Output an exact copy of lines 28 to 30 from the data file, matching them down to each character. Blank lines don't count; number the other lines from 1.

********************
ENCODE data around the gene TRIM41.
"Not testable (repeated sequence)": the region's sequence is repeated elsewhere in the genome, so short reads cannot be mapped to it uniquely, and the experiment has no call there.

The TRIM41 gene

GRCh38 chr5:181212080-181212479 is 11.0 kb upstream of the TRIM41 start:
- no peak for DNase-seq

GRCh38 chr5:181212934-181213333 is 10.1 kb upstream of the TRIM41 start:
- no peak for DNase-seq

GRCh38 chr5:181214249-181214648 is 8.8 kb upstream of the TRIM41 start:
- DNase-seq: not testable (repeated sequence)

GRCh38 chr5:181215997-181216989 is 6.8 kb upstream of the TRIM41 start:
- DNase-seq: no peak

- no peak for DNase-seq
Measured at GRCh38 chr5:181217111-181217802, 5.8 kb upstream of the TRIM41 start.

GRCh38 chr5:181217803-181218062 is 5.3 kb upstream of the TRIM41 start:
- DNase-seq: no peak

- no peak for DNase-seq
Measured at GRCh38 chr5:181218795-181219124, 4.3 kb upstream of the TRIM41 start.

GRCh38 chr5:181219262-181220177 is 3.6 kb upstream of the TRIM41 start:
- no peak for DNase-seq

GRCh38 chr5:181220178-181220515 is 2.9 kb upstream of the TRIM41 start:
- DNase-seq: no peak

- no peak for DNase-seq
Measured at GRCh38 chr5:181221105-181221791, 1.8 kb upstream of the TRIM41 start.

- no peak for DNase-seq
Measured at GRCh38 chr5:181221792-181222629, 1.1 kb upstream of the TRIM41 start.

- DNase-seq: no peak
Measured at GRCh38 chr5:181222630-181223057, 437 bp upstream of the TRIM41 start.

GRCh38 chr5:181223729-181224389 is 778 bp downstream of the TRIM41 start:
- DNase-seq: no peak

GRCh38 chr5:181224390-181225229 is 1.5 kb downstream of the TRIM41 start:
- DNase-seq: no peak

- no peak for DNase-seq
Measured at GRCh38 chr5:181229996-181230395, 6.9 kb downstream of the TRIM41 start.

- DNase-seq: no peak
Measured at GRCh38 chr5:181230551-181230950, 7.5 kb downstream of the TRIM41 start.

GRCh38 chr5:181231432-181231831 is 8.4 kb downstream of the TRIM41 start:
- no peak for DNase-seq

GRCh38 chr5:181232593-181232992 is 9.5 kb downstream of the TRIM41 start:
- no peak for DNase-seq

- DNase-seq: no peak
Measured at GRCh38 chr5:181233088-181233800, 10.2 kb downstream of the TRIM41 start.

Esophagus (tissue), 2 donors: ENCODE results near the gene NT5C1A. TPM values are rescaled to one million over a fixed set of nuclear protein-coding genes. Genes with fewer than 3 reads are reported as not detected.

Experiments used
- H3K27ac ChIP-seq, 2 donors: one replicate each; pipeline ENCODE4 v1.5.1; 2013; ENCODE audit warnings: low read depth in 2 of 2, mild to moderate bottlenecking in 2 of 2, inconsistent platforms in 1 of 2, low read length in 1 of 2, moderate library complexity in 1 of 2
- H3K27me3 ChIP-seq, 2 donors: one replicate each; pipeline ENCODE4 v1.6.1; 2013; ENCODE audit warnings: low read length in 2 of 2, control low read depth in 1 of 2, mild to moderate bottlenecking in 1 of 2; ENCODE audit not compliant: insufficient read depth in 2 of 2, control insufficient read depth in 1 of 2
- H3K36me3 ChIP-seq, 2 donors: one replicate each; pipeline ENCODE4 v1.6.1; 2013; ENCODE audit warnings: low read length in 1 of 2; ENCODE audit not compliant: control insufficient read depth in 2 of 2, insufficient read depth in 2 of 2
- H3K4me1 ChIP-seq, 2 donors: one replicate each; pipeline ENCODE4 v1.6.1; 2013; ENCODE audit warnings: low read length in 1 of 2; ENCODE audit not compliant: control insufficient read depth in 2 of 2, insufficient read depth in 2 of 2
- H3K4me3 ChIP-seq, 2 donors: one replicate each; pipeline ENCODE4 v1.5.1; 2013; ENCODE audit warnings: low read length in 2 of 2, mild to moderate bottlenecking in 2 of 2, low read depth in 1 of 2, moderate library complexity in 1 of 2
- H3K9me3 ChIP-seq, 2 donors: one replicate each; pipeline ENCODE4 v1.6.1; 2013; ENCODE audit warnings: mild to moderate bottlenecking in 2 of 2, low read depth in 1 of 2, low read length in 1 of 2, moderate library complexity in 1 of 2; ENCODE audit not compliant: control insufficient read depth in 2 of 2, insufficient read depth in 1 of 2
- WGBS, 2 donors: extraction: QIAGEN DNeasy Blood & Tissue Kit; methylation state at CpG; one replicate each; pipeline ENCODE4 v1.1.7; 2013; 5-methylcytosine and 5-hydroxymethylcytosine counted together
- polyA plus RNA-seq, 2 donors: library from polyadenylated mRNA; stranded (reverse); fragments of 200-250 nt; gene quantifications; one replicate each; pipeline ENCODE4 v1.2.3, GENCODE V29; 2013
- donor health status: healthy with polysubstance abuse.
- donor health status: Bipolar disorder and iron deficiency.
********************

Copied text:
GRCh38 chr5:181223729-181224389 is 778 bp downstream of the TRIM41 start:
- DNase-seq: no peak

GRCh38 chr5:181224390-181225229 is 1.5 kb downstream of the TRIM41 start: